My comment: The period leading to and several decades after May 4th, 1919 Movement was a transition of written Chinese from Classic to Vernacular. It’s a period of experiments and nothing was perfect. Though the new ideas introduced in the early Vernacular Chinese from abroad were transforming, the language itself was anything but elegant or charming.

“If I don’t like a writer, I won’t like his works.”

My comment: So Han can refuse to eat the egg simply because he doesn’t like the hen.

“I don’t know the intention with which I write my books.”

My comment: Because it’s not he who wrote them and he has never carefully read them.

“As a writer, I don’t need to read novels by others. What I need is information. I have my own brain and I know what novel I want to write. I don’t need to read novels by others to get some inspirations about how I can better write my novels.”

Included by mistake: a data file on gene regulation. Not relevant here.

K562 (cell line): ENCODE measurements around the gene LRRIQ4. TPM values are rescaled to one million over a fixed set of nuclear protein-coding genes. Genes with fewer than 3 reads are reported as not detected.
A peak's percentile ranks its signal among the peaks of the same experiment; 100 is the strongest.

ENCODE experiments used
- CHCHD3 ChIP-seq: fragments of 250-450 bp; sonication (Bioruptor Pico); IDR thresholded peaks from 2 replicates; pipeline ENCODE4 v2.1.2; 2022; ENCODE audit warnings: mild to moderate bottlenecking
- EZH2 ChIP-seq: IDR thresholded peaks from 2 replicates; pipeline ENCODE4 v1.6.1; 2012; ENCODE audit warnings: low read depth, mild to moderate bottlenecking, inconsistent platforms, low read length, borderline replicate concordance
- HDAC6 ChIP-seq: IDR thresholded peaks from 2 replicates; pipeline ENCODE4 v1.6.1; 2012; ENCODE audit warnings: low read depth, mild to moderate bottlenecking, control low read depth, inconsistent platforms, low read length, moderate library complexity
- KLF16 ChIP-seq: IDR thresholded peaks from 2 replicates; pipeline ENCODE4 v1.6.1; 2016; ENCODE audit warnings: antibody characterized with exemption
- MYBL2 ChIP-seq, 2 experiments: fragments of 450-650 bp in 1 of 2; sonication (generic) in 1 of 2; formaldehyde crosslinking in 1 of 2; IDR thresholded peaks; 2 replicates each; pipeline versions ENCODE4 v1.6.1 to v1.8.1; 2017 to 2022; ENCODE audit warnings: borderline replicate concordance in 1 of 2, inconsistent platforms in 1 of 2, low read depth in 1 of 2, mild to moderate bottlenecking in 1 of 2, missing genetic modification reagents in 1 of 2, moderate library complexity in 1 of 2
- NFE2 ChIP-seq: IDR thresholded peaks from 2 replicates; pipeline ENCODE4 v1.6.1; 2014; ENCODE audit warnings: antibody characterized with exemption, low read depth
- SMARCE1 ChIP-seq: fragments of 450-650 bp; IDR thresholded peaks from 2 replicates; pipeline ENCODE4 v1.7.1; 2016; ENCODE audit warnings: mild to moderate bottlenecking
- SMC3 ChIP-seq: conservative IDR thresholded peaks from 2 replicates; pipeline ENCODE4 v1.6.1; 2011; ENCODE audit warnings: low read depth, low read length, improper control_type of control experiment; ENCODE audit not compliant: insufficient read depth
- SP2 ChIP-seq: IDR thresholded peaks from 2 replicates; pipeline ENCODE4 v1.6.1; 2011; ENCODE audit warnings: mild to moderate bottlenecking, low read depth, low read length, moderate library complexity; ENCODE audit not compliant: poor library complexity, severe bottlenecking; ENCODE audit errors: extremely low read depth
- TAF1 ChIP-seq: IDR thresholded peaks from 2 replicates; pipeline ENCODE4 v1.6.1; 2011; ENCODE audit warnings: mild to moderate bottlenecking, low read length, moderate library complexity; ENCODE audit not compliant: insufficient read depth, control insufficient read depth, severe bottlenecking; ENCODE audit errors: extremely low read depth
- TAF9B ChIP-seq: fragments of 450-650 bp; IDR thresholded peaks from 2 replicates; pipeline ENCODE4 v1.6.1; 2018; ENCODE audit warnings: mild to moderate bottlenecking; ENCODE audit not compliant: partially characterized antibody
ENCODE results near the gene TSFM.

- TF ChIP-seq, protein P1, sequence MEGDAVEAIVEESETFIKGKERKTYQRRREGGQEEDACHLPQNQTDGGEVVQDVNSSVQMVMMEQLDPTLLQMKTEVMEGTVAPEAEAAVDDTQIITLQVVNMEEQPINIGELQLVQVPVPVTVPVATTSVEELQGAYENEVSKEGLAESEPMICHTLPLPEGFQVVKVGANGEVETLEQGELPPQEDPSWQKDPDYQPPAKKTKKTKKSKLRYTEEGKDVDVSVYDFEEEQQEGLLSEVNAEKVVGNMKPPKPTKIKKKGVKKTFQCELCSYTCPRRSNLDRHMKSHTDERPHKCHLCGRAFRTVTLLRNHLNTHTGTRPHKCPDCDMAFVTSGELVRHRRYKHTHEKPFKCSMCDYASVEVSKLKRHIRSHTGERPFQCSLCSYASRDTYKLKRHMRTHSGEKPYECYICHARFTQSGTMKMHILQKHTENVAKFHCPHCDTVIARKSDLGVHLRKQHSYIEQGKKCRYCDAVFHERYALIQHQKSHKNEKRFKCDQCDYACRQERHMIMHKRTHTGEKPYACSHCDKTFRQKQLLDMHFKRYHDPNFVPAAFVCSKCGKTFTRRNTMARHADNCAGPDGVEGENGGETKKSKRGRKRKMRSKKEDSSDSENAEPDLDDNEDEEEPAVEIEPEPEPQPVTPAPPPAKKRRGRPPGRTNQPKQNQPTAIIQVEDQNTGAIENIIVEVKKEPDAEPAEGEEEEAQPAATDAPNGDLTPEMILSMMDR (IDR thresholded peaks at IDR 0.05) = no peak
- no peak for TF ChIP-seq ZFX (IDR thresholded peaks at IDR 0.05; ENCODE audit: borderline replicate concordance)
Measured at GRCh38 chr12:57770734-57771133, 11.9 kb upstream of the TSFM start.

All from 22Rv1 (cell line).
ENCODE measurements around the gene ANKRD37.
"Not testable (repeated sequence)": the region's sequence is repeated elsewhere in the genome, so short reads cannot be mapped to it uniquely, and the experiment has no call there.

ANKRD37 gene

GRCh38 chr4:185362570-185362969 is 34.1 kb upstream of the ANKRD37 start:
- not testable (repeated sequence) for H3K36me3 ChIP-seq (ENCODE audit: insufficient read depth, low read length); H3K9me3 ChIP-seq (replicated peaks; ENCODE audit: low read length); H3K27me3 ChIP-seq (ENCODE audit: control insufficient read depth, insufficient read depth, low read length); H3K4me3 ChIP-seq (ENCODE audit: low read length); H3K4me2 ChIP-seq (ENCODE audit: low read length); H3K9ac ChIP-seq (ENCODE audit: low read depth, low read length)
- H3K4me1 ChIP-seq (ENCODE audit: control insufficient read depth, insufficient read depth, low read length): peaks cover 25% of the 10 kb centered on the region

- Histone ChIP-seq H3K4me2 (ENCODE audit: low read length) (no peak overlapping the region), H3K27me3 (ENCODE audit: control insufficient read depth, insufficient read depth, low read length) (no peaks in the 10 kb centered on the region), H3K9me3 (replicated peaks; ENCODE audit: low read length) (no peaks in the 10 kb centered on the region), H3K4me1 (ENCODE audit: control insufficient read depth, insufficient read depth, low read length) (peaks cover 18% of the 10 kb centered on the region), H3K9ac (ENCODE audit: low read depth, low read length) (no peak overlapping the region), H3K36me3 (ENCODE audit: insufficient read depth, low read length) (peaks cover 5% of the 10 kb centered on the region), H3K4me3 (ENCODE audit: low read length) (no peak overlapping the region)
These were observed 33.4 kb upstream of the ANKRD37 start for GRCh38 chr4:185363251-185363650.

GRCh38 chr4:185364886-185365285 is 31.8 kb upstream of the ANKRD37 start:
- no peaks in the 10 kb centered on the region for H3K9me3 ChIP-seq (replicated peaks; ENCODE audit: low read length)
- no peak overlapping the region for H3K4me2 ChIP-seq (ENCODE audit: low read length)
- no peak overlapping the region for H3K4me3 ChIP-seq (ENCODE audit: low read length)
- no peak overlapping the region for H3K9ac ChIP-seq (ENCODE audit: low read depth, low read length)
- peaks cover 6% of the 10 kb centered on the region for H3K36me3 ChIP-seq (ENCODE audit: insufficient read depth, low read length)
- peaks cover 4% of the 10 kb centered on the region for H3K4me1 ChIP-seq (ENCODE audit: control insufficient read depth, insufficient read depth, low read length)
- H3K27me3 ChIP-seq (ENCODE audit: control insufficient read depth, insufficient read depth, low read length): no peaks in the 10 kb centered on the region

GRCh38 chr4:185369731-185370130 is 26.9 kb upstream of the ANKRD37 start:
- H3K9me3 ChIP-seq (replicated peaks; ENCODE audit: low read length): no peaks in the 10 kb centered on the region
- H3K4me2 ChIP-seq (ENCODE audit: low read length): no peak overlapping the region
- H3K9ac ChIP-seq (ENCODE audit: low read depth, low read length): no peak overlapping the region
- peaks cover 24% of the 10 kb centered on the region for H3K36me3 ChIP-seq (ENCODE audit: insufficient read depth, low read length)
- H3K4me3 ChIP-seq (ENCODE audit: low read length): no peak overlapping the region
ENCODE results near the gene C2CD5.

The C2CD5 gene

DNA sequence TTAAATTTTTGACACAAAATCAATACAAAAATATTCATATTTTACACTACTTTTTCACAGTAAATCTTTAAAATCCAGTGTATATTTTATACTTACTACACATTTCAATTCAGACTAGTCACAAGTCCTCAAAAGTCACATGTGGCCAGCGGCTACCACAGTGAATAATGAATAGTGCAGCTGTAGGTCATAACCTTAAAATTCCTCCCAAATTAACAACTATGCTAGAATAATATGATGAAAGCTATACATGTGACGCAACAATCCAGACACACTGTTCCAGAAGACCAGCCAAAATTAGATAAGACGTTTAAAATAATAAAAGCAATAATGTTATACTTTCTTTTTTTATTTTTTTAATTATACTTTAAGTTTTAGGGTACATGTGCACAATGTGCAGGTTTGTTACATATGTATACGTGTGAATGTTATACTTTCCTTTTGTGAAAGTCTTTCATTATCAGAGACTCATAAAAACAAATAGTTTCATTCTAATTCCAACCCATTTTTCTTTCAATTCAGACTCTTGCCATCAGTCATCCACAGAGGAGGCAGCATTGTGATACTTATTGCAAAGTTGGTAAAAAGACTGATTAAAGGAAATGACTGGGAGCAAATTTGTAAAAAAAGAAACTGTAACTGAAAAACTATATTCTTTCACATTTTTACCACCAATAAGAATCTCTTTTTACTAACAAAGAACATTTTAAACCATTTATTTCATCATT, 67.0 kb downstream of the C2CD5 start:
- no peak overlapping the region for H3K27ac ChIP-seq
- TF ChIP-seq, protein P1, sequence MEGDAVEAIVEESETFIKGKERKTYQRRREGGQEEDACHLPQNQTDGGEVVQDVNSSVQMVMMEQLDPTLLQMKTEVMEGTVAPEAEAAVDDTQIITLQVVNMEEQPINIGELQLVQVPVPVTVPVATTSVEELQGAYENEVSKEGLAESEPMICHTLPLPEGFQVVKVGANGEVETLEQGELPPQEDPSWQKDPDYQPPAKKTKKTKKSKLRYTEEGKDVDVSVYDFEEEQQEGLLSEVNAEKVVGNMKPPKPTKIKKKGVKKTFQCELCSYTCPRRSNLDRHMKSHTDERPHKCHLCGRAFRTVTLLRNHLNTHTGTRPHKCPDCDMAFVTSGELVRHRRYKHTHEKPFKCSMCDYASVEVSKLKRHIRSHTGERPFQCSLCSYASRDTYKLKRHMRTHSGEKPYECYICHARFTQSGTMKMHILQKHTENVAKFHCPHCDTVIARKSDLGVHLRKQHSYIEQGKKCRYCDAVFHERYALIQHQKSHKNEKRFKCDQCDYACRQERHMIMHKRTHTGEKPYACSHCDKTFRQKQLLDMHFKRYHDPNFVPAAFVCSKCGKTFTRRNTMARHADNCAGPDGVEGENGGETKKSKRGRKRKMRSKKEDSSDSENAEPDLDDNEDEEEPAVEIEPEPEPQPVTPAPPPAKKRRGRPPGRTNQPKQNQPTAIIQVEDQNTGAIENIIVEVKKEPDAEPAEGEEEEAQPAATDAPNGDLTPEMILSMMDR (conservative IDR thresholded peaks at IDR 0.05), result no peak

My comment: As a genius, he never needs to learn from others. And yet as an average boy, he must read books by others so that he can write.



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Saturday, May 21, 2011

Press Freedom in Germany: Who’s afraid of Tilman Spengler?

Christian Y. Schmidt comes from a city which, according to a popular conspiracy, doesn’t even exist. From 1989 to 1995, he was an editor with Germany’s satirical paper Titanic. His wife is from Beijing, and they both live in Beijing. As a free author, he writes for the Berliner Zeitung, Konkret, taz, Jungleworld, and for the Riesenmaschine blog.